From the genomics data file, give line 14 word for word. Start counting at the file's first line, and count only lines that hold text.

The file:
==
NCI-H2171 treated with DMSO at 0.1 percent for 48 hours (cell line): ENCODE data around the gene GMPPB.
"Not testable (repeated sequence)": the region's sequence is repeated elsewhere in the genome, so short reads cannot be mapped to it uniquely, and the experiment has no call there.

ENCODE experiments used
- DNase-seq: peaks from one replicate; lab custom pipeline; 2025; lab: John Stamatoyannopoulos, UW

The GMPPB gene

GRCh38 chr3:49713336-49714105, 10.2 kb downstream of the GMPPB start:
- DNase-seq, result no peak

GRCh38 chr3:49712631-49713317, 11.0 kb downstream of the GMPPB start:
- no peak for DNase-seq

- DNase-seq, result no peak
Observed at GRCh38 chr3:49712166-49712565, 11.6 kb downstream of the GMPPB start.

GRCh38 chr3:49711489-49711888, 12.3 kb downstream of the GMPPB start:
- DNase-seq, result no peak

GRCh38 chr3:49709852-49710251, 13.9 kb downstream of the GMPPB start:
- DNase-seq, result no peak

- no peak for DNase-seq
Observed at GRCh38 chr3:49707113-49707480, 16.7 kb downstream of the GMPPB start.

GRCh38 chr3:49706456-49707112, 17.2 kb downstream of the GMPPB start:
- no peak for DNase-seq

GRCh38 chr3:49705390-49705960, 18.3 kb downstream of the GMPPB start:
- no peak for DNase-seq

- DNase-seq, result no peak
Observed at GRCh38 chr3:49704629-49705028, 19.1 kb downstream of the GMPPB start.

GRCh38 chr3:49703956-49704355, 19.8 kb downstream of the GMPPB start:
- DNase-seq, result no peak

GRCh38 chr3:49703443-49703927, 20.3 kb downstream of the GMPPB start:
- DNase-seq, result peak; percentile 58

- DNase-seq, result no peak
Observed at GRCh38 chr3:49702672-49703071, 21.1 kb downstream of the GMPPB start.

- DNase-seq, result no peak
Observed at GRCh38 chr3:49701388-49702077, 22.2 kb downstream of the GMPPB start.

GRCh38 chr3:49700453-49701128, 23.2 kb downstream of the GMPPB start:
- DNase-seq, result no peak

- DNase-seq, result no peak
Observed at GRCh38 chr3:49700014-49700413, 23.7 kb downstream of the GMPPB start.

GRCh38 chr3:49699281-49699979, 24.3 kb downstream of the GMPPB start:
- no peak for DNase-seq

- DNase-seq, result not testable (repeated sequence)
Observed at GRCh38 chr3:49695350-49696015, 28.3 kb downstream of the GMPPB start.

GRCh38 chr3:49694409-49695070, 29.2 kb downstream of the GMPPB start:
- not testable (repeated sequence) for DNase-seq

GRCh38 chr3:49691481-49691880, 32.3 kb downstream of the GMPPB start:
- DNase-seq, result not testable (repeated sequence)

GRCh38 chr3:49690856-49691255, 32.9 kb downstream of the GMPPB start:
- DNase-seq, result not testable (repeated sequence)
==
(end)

GRCh38 chr3:49709852-49710251, 13.9 kb downstream of the GMPPB start: